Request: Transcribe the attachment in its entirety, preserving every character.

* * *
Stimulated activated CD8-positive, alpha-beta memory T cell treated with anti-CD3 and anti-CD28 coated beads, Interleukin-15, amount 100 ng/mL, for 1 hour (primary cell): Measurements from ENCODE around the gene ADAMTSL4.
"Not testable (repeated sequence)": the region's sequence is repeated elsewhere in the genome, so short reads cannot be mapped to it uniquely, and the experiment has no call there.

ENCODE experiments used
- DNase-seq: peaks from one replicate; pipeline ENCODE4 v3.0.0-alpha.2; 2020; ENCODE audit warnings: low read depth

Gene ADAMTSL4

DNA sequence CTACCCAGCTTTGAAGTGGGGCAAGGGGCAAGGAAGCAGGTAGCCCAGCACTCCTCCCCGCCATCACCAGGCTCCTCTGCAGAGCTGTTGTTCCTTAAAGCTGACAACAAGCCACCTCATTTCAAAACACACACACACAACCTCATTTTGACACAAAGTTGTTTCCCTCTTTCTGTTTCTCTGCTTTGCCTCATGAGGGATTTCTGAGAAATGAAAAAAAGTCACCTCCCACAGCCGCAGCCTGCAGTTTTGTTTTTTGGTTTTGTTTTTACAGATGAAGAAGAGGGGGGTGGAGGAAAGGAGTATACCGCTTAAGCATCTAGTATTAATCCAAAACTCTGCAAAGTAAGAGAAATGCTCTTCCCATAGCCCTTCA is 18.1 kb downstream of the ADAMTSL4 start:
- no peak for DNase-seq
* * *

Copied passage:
Stimulated activated CD8-positive, alpha-beta memory T cell treated with anti-CD3 and anti-CD28 coated beads, Interleukin-15, amount 100 ng/mL, for 1 hour (primary cell): Measurements from ENCODE around the gene ADAMTSL4.
"Not testable (repeated sequence)": the region's sequence is repeated elsewhere in the genome, so short reads cannot be mapped to it uniquely, and the experiment has no call there.

ENCODE experiments used
- DNase-seq: peaks from one replicate; pipeline ENCODE4 v3.0.0-alpha.2; 2020; ENCODE audit warnings: low read depth

Gene ADAMTSL4

DNA sequence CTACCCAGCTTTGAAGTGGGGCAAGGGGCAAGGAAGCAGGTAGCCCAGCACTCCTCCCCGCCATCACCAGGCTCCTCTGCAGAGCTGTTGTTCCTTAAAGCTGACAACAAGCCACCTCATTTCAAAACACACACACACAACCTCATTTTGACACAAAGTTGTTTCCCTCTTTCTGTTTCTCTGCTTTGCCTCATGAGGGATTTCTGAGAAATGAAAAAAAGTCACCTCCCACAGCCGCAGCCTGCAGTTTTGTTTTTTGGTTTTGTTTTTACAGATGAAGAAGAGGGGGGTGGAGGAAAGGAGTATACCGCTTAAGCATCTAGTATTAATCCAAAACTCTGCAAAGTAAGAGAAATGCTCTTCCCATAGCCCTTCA is 18.1 kb downstream of the ADAMTSL4 start:
- no peak for DNase-seq